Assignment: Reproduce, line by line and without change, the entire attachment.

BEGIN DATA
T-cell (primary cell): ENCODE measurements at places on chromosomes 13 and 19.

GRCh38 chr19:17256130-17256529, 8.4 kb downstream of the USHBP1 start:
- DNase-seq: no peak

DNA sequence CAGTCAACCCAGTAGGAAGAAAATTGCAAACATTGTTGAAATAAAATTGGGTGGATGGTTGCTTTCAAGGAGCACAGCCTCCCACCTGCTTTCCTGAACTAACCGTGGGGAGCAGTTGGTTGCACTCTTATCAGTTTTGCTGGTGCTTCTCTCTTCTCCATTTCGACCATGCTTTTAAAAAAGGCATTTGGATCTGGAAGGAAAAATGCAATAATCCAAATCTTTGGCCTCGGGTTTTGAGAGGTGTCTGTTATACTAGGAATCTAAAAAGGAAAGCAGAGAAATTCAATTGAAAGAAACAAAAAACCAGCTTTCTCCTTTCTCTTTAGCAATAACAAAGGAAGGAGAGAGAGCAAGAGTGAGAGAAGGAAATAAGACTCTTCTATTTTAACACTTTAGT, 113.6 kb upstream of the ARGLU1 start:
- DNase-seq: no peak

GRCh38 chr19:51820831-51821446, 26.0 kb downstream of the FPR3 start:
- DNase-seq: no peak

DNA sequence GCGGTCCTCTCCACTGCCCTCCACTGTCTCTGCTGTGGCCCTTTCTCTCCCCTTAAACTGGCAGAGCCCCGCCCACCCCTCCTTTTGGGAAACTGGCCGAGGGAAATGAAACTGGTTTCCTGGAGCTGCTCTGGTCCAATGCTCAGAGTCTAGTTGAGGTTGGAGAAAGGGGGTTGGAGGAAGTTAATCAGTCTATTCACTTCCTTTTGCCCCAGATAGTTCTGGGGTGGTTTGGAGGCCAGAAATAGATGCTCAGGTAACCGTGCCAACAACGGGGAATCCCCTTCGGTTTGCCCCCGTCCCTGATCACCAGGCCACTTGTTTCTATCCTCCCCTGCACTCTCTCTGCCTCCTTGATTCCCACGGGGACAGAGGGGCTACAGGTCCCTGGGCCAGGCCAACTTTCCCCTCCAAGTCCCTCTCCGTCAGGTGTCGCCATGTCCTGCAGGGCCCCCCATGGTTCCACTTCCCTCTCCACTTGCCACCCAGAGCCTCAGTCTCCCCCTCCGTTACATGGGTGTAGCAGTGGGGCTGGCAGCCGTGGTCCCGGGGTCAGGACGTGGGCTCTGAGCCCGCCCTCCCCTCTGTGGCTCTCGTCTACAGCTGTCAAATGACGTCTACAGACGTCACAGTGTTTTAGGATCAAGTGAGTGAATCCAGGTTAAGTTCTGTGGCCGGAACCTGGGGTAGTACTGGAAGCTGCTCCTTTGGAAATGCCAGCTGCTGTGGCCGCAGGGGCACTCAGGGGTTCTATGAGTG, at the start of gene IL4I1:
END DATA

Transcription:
T-cell (primary cell): ENCODE measurements at places on chromosomes 13 and 19.

GRCh38 chr19:17256130-17256529, 8.4 kb downstream of the USHBP1 start:
- DNase-seq: no peak

DNA sequence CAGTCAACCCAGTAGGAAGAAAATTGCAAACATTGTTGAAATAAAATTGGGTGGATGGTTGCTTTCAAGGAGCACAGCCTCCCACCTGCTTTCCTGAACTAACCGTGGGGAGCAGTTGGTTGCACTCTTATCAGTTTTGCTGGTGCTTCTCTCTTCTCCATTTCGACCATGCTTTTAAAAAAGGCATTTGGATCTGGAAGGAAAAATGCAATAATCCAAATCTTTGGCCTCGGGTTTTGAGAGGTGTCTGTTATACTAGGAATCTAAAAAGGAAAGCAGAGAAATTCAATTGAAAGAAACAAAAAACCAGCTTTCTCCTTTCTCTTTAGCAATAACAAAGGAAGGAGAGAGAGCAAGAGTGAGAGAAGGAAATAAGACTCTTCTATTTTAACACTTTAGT, 113.6 kb upstream of the ARGLU1 start:
- DNase-seq: no peak

GRCh38 chr19:51820831-51821446, 26.0 kb downstream of the FPR3 start:
- DNase-seq: no peak

DNA sequence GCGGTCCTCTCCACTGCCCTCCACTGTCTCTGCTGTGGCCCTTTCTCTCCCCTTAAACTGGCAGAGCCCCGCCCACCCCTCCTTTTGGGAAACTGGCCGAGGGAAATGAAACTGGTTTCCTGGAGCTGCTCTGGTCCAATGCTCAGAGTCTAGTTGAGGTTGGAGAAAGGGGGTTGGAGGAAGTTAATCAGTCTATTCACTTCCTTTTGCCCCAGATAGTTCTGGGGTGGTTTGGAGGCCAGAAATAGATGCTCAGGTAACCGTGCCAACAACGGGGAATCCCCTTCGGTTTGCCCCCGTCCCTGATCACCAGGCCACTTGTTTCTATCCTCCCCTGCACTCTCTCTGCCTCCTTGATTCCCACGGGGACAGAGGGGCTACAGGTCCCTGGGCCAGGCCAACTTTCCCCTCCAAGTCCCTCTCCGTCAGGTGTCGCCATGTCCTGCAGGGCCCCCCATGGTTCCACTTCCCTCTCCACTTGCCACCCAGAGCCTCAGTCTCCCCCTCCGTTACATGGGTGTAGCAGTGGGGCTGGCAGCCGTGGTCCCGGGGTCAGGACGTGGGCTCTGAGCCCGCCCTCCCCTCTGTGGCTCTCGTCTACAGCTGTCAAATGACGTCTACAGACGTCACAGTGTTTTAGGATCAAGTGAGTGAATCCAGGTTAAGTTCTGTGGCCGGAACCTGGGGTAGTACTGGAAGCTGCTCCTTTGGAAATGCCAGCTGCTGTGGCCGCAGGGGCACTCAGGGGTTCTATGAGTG, at the start of gene IL4I1: